This field-review is long, so I have divided it into three parts:
Part 1: Introduction and first impressions and handling.
Part 2: Shooting macro, lens selection, diffraction, autofocus performance and modes.
Part 3: Shooting wide angle, lens selection, high ISO, dynamic range and conclusions. Below
The main reason I planned to snare a D3 for this particular shoot was because I felt that the high ISO capabilities would provide exciting possibilities for wide angle in the dark temperate waters of British Columbia. I also thought that higher ISOs might also be beneficial in Guadalupe, particularly later in the day when the sun typically dips behind the island. Whatever the outcome it would provide diverse challenges for underwater wide-angle photography.
For wide angle I used two lenses, the Sigma 15mm fisheye and the Nikon 17-35mm. I chose the Sigma 15mm fisheye over the Nikon 16mm (of which I own two) because I prefer its closer focus and find it sharper than the aging Nikon. Since I have got used to using the Nikon 10.5mm fisheye, I have been less impressed with the sharpness of the older design 16mm fisheye. The 16mm is not a bad lens, I just prefer the 10.5mm and Sigma 15mm, I don’t recommend everyone rushing out and changing. I selected the 17-35mm over the 14-24mm for two reasons. First, I own one! I was offered a 14-24mm for the trip, but that combined with a D3 is a lot of someone else’s kit to risk below the water. But secondly, I was concerned about the corner sharpness with the 14-24mm particularly because it cannot take a dioptre. So I am afraid there is no test of that lens here.
Ultra-wide angle rectilinear lenses have always been troublesome underwater. Without wishing to run an egg-sucking course for grandmothers, here is an overview of why. Before you skip to the end of this section, understanding the problems of domes and rectilinear lenses is important in understanding why certain solutions work.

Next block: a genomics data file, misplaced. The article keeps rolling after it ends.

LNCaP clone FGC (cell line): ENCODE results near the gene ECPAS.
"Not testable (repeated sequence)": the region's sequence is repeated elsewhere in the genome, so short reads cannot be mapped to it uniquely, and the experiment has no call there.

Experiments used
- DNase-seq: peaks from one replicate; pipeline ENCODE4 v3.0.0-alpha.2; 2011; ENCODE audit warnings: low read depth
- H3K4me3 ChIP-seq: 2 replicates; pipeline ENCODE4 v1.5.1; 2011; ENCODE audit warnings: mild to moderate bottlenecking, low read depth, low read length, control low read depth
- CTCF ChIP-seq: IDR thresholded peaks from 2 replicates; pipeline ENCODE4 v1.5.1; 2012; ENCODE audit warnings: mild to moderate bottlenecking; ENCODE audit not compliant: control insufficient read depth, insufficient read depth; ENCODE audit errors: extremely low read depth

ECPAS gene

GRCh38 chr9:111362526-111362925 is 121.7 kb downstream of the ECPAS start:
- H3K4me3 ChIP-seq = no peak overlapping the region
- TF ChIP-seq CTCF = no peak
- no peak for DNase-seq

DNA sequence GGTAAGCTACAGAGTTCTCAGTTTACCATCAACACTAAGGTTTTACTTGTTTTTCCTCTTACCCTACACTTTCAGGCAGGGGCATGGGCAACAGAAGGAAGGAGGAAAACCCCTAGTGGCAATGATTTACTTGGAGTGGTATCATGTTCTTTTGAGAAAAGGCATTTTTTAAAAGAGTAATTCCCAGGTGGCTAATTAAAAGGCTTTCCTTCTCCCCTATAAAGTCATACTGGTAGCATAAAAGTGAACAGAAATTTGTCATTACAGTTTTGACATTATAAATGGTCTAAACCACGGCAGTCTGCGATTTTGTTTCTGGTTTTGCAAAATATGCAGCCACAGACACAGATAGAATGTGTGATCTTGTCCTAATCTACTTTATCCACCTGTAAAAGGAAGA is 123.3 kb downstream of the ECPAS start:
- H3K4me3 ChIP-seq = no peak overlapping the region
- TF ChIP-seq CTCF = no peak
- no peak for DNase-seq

Once immersed in water a dome port creates a virtual image that we must focus on, which is both closer to the camera than the true subject and also curved. A dioptre helps the camera focus on this closer virtual image. Land lenses are designed to produce flat images of flat planes of focus. The curved focal plane created by the dome has corners that are closer to the camera than the centre. Typically, we focus on the centre of the image and rely on depth of field to keep the corners as sharp as possible.
Rectilinear lenses are much more sensitive that fisheyes to corner sharpness. One reason is that they have pincushion rather than barrel distortion. This means corner detail is stretched out, rather than squashed in, making flaws more obvious. Furthermore, FX chips are bigger, yet the same distance behind the lens as DX ones, so light rays from the lens are striking the photosites and more acute angles, making light gathering tougher. Perhaps most important, FX cameras have narrowed depth of field at a given focal length and aperture so we struggle more to keep those curvy corners sharp. Theory aside, the proof of these problems is in the photos. Here on Wetpixel there has been no lack of threads with folks struggling to get good corner sharpness with wide rectilinear lenses, both on DX and FX.
Dioptres are useful for two reasons. First, they help the camera focus on the virtual image, which is surprisingly close to the camera (infinity is only three times the dome’s spherical radius). And secondly, and rather fortuitously, single element dioptres actually introduce a bit of field curvature which helps offset some of the curved focal created by the dome. So the big question is would the 17-35mm, with dioptre attached perform behind the dome?